Delight Directed Learning Book Review by ChristineMM


Title: Delight Directed Learning

Author: Lee Binz

Genre: Non-fiction, Homeschooling High School

Publication: Self-published

Format: eBook Kindle

My Star Rating: 4 stars = I Liked It

My Summary Statement: A Hodge Podge but I Learned Some Things From It

Binz opens the book explaining that colleges want students who have a passion, who stand out when in a crowd of cookie-cutter school students. I have heard this directly from multiple college admissions officer’s mouths so I know it is true. The way to not have a homeschool high schooler who is a cookie cutter is to do some delight directed learning, Binz feels. Binz defines this as learning a student does out of sheer interest not because it is a required course. In other circles people call this unschooling or interest led or delight driven learning, it’s the same thing no matter what its name.

In this book, Binz is basically recommending a hybrid: getting the college prep basics done while also allowing for room for delight driven courses which make your child a true individual. Actually perhaps I misspoke, Binz suggests to start with the passion topic and see if you can bend it to conform to an honest high school core course, to make the learning as enjoyable as possible. Either way, you can do both core courses and extra-curricular classes as delight-directed learning.

Chapters 1 & 2 are geared toward someone who is not me. This chapter seems to be aimed at parents who only think of homeschooling as school-at-home who have never let their kids do anything that came from their curiosities or interests. She talks here to parents who do not even know who their kids are or what their passions are. Perhaps this is best for parents who have just pulled their kids out of school and have no idea what their child’s interests are? I don’t know who the audience for these chapters is; I’ve never met anyone who falls into that category. What homeschooling parent does not know their child inside and out? I do appreciate her gentle tone here and her suggestion to observe our kids and to be patient while their kids developed over time.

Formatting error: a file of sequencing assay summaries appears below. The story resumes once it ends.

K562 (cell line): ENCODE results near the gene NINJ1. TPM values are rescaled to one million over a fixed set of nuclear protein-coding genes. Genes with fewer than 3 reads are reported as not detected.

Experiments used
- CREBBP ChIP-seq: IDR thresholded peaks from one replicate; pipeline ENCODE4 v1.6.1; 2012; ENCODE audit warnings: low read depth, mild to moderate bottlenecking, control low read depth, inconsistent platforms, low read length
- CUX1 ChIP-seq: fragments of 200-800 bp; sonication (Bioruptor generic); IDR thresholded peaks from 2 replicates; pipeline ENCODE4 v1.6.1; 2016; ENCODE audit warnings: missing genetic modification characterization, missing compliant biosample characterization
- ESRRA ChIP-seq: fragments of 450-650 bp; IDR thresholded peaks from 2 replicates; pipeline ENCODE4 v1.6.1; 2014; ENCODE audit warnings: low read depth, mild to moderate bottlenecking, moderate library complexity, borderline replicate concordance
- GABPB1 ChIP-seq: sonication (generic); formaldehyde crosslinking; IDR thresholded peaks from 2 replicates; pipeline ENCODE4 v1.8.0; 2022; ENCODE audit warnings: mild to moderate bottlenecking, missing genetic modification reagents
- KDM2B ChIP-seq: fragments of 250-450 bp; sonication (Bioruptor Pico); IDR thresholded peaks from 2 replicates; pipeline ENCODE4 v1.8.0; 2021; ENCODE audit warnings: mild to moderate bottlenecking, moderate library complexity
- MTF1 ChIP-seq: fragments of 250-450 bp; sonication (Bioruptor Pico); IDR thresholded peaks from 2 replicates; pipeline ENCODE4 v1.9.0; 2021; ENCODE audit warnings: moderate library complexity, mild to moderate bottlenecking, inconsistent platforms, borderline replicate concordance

Sometimes in this Coffee Break series Binz contradicts herself or says things that seem just incorrect based on other advice I have heard. She recommends “..if you have a child who is passionate about a sport, give him a grade for his experience”. She does not say how many credits to issue for that sport course. Excuse me but elsewhere we are told to count the sport toward PE which is either ¼ or ½ credit per high school year. Now here she says call it a course for the sport. So does this mean to count it as PE plus count it as a sport class? Also, she fails to discuss counting it as an extra-curricular or the possible issue of “double dipping”.

My favorite part of the book is about how to take a student’s interests and make them a custom designed core course (chapters 4 and 5). I love her sticky-note strategy and realized that my son has multiple partial courses completed, and after talking with him, he wants to do more work to justify the hours for a half or full credit class.

I like Binz’s recommendation “Parents need to find a balance, however. College preparation means you must cover the core classes and at the same time capture delight directed learning.”

The information in this book is a mixture of useful and not useful to me information. I like the tone and the upbeat encouragement and Binz’s open mind so I rate this book 4 stars = I Like It. You may have to learn more about homeschooling high school, college prep or unschooling in order to feel really confident but this is a good starting place.
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